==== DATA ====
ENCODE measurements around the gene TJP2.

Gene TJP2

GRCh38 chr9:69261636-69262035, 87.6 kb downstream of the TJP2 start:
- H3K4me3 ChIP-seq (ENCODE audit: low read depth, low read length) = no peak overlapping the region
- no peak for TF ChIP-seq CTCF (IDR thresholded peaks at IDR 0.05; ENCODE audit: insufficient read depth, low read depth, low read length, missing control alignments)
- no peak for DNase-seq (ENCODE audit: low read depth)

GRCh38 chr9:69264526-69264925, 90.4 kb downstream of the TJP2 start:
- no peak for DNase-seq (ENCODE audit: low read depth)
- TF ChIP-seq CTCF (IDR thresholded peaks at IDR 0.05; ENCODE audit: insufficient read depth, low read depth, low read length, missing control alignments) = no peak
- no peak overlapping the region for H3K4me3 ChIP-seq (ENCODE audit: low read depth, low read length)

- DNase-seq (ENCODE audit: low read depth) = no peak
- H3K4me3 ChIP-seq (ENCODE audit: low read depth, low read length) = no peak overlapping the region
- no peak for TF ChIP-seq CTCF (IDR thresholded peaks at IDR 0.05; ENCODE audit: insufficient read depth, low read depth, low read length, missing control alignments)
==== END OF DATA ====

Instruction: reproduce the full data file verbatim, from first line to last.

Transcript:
ENCODE measurements around the gene TJP2.

Gene TJP2

GRCh38 chr9:69261636-69262035, 87.6 kb downstream of the TJP2 start:
- H3K4me3 ChIP-seq (ENCODE audit: low read depth, low read length) = no peak overlapping the region
- no peak for TF ChIP-seq CTCF (IDR thresholded peaks at IDR 0.05; ENCODE audit: insufficient read depth, low read depth, low read length, missing control alignments)
- no peak for DNase-seq (ENCODE audit: low read depth)

GRCh38 chr9:69264526-69264925, 90.4 kb downstream of the TJP2 start:
- no peak for DNase-seq (ENCODE audit: low read depth)
- TF ChIP-seq CTCF (IDR thresholded peaks at IDR 0.05; ENCODE audit: insufficient read depth, low read depth, low read length, missing control alignments) = no peak
- no peak overlapping the region for H3K4me3 ChIP-seq (ENCODE audit: low read depth, low read length)

- DNase-seq (ENCODE audit: low read depth) = no peak
- H3K4me3 ChIP-seq (ENCODE audit: low read depth, low read length) = no peak overlapping the region
- no peak for TF ChIP-seq CTCF (IDR thresholded peaks at IDR 0.05; ENCODE audit: insufficient read depth, low read depth, low read length, missing control alignments)